When we were close to completion (and working out some minor kinks) we had a visit from the crèche director. She was intrigued. With bundles of excitement I demonstrated the device and saw a smile form across her face. I offered her a try, and as the water tipped out she looked like a ray of sunshine, with smiles and giggles. She blessed us all for everything we had done and my heart filled with an unforgettable feeling of love and satisfaction.

Furthermore, as a few other volunteers and I were laying down gravel for the Tippy Tap, a few children on recess hovered around and observed what we were doing. I distributed soap on their hands, placed them under the tap, and stepped on the lever until water was released from the container. Squeals of laughter were bursting from the children and they jumped with excitement. This drew other children’s attention and soon they all ran over to the Tippy Tap to wash their hands as well.

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Excited children from the creche lining up to wash their hands with the Tippy Tap. (c) Jordan Luongo

While building a Tippy Tap does take some planning and knowledge, it is easy to make and can be constructed almost anywhere in the world. The device is not only fun and easy to use – it’s also effective! Most diseases that exist in rural areas are communicable; therefore, they can be prevented through simply washing one’s hands. According to Life Health Care (2014), this task can help South Africa reach its goal of reducing child mortality rates.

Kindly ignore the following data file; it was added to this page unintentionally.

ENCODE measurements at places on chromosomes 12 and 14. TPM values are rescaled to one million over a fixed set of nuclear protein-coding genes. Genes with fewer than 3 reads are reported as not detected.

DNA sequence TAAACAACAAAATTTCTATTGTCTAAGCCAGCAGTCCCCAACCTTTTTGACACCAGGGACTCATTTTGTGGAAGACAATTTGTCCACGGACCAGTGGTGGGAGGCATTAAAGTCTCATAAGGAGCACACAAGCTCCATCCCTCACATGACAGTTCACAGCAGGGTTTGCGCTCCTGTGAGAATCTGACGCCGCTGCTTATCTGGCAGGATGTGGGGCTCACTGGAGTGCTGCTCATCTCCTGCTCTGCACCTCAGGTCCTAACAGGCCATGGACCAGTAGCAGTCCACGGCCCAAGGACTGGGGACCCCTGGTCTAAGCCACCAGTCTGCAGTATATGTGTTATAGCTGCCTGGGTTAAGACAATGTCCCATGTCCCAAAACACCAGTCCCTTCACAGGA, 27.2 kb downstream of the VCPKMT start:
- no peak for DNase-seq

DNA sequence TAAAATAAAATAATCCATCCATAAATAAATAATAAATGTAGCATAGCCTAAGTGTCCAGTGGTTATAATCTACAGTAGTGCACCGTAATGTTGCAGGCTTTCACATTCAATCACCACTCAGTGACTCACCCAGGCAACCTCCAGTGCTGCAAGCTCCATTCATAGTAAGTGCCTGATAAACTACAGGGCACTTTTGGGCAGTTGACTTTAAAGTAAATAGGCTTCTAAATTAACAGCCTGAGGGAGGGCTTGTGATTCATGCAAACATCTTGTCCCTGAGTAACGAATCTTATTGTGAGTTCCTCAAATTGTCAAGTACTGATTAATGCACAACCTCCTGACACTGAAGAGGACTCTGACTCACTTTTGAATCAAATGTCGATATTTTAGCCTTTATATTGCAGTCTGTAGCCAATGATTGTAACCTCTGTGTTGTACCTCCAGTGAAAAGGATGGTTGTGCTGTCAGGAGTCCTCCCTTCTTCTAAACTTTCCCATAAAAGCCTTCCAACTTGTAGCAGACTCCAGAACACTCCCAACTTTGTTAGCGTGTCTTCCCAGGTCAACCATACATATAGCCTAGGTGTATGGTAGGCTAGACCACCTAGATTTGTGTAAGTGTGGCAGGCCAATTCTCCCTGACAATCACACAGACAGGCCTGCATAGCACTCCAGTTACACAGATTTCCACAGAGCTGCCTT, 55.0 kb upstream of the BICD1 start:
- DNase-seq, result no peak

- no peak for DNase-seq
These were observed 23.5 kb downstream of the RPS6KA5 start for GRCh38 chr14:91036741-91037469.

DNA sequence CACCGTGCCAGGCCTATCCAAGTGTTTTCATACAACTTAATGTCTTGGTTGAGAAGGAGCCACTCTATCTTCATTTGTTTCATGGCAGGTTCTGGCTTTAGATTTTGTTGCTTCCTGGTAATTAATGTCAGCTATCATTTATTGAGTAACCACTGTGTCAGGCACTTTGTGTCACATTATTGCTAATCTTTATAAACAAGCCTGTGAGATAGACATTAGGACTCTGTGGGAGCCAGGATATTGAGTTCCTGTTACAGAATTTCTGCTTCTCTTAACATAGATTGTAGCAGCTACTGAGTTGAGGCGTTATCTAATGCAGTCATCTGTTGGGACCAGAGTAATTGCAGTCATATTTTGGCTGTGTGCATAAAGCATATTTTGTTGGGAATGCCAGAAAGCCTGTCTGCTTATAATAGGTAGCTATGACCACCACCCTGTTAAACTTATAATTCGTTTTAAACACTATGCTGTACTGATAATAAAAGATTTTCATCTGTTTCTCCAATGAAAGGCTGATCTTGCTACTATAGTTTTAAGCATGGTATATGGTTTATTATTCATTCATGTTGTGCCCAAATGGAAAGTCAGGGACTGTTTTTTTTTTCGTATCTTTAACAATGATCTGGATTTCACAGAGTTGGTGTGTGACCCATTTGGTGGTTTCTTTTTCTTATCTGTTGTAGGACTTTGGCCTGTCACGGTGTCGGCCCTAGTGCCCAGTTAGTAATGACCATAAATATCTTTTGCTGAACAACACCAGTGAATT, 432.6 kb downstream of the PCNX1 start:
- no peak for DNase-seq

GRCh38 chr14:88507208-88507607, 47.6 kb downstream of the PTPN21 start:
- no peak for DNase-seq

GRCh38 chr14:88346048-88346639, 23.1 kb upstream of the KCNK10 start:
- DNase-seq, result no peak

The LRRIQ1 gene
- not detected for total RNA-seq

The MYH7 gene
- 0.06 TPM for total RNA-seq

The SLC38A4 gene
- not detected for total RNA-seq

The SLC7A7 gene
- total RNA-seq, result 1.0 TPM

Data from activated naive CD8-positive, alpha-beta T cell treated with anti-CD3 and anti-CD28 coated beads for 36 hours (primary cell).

(Read more facts below about the health issues pertaining to hand washing and communicable diseases).

Let’s all spread the word about this wonderful contraption and remember that one small deed can go a long way!

Special thanks to Dr. Apatu, ISV, VA32, my girls, and Mills; without the love, help, and support this wouldn’t have been possible.

Regards, Jordan Luongo”   

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Jordan alongside VA32 Leader, Miller, in front of the completed Tippy Tap. (c) Jordan Luongo

Quick Facts 

  • According to the Centres for Disease Control and Prevention, about 3.5 million young children die from communicable diseases every year. Three quarters of those children are in sub-Saharan Africa and South Asia (Life Health Care, 2014).
  • According to Life Health Care’s Hand Hygiene Fact Sheet, approximately 60% of South Africans that do not wash their hands properly after using the toilet- this information was obtained by the Global Hygiene Council’s 2009 Global Hygiene Survey (2014).
  • There are 66% of South Africans that do not use soap when they wash their hands.
  • Fortunately, 75% of these communicable diseases can be prevented through proper hand washing.

Materials for building a Tippy Tap

  • 2 large wooden poles
  • 1 small wooden pole
  • 1 metal rod
  • 1 plastic water jug
  • String
  • Wire
  • Rocks/gravel
  • Basic tools- drills, hammer, spade, tape measure, bolts and washers, wood saw, metal saw

(Please keep in mind that materials will vary depending on availability within the community)

Average cost: R350 (ZAR) = $28 (USD)\

Read more about ISV in South Africa here, and learn more about earning academic credit through independent study here!